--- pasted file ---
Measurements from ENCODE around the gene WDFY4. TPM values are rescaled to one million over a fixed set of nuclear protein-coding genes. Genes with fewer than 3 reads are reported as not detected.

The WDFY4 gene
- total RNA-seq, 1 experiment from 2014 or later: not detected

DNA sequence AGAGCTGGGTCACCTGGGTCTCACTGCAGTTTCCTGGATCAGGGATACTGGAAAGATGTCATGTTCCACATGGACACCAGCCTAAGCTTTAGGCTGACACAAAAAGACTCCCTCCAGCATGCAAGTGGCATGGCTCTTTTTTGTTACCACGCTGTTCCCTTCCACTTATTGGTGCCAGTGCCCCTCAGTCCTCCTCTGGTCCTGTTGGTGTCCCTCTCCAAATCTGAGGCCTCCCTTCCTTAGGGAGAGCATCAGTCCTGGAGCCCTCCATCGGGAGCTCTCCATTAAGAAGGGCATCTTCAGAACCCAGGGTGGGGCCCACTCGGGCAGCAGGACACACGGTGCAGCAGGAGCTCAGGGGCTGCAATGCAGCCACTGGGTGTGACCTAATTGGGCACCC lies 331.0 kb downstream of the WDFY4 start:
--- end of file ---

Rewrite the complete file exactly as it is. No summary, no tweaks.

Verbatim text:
Measurements from ENCODE around the gene WDFY4. TPM values are rescaled to one million over a fixed set of nuclear protein-coding genes. Genes with fewer than 3 reads are reported as not detected.

The WDFY4 gene
- total RNA-seq, 1 experiment from 2014 or later: not detected

DNA sequence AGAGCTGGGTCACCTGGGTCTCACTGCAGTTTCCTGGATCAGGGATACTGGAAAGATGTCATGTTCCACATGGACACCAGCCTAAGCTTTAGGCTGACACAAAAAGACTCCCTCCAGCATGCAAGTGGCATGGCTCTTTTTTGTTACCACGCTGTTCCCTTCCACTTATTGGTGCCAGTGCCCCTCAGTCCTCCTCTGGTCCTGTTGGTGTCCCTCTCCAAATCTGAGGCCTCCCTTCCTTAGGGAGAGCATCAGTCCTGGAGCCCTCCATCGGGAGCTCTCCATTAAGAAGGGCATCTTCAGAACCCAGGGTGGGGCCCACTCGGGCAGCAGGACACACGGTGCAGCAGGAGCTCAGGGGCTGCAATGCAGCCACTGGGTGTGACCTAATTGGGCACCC lies 331.0 kb downstream of the WDFY4 start: